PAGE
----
It’s Ok, Damsel

damselfly perched head and thorax

This damselfly looks a little skeptical, and who can blame it, as I am continuing Adventures in Photo Editing Angst Week? I did my usual light editing, but then remembered a friend suggested using a duplicate layer in “Multiply” mode (mind, this is in GIMP) to reduce highlights, so I gave it a whirl. It’s a simple solution, and it worked more or less; I liked the result relative to my first editing effort, though I think it could have been achieved with Contrast, Levels, Curves, etc (which are generally the controls I use). Is one versus the other more degrading to the image? I don’t know; I guess I should ask my friend. :)


9 thoughts on “It’s Ok, Damsel

  1. Yes awesome! I am going to try the same trick, when opportunity presents itself in photoshop. One issue might be incremental noise with either path requiring careful sharpening. However, this worked so why fiddle with great!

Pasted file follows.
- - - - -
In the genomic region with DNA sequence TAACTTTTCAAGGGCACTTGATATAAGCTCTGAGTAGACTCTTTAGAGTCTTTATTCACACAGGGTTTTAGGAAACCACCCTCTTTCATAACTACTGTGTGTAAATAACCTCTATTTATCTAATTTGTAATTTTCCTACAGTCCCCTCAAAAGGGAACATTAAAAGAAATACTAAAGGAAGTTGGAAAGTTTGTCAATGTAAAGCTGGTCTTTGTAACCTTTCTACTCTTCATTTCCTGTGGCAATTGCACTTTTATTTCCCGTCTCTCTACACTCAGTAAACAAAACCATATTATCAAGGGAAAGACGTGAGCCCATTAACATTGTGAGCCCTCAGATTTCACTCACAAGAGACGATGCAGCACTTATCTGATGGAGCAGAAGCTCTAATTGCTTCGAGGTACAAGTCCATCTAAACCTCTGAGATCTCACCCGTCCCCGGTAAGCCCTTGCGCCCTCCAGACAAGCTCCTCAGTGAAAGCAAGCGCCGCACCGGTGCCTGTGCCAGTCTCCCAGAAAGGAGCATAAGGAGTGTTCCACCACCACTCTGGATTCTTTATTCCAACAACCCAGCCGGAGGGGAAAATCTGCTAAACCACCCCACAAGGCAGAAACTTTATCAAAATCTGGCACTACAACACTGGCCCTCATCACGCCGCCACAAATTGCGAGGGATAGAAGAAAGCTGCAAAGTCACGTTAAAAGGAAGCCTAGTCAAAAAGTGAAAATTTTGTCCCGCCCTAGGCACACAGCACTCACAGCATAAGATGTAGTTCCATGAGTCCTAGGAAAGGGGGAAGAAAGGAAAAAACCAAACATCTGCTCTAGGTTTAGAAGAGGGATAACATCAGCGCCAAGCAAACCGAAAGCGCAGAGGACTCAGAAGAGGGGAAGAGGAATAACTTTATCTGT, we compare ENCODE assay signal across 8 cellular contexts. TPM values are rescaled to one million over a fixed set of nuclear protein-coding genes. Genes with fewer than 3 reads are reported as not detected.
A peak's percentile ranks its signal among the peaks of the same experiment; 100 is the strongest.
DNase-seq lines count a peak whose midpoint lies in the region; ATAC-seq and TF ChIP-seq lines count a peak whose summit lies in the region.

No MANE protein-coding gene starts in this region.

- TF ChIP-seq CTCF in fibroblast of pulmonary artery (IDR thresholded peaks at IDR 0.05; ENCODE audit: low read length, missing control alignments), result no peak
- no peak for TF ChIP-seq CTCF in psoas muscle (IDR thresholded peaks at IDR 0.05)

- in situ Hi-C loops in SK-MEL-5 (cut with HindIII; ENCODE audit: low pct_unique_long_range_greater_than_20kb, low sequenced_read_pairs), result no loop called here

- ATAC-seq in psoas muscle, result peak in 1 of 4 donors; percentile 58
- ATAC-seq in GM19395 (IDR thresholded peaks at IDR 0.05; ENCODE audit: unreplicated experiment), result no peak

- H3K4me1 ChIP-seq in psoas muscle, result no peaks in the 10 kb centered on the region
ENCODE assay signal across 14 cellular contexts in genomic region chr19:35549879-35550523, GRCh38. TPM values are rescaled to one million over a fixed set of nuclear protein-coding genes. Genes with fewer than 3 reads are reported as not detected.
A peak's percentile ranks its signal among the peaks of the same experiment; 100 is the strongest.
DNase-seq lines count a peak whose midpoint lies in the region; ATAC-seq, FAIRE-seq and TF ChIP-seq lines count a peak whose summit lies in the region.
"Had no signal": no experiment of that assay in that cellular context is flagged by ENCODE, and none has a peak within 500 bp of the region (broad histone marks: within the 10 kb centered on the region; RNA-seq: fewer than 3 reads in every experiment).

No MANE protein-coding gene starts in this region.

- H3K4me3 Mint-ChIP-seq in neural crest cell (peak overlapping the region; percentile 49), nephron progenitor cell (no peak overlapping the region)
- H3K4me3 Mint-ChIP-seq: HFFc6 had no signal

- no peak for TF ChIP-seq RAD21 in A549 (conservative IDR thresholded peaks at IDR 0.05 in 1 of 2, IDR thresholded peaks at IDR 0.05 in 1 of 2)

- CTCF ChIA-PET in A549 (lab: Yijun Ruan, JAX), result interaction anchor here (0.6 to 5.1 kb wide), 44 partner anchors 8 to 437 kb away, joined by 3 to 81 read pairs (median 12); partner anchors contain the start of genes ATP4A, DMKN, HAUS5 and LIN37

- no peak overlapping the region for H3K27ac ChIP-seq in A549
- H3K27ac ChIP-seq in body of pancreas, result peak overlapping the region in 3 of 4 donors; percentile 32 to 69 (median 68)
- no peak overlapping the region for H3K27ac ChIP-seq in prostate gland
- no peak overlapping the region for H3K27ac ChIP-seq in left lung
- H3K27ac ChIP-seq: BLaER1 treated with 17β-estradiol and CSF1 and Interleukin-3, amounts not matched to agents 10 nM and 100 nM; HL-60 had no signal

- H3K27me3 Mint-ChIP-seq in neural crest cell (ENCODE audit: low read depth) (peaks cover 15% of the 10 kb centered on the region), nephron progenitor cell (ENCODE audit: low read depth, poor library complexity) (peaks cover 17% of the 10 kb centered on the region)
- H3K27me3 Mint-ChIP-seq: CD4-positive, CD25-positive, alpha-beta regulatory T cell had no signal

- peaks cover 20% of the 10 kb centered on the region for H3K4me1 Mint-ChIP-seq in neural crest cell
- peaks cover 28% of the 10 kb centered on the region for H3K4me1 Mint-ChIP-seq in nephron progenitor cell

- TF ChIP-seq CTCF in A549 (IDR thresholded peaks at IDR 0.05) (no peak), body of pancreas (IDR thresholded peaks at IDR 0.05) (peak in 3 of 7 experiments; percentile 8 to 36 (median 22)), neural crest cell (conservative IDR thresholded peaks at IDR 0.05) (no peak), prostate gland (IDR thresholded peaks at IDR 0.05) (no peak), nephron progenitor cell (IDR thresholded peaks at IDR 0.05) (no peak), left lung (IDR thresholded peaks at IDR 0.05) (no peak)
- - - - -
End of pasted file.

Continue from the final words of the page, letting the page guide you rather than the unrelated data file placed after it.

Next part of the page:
1. Thanks, Victor! I should add I actually, did use a Levels adjustment, so it’s really a combination of the two. (And this work was done on a TIF file I had exported from Nikon’s ViewNX 2 software which I used to make adjustments to the NEF file.)

      I’m curious, do you do selective sharpening? Say through selections of specific areas? I’ve tried that before, but it didn’t turn out so well. I think I have a few more tricks in my software editing bag to try it again, though.

      1. Yes but with a plug-in. There tools in Photoshop but I have never used them.

        To be clearer the photo is likely to get a bit smoothed as if you over did noise reduction, hence the need to re-examine your sharpening but globally not selectively. Some extra sharpening for the web is not a bad thing, less for printing on paper. Hope this helps.


  2. Nah, I dont think you should talk to him any more than you have to.

    On Thu, Sep 19, 2013 at 2:21 PM,

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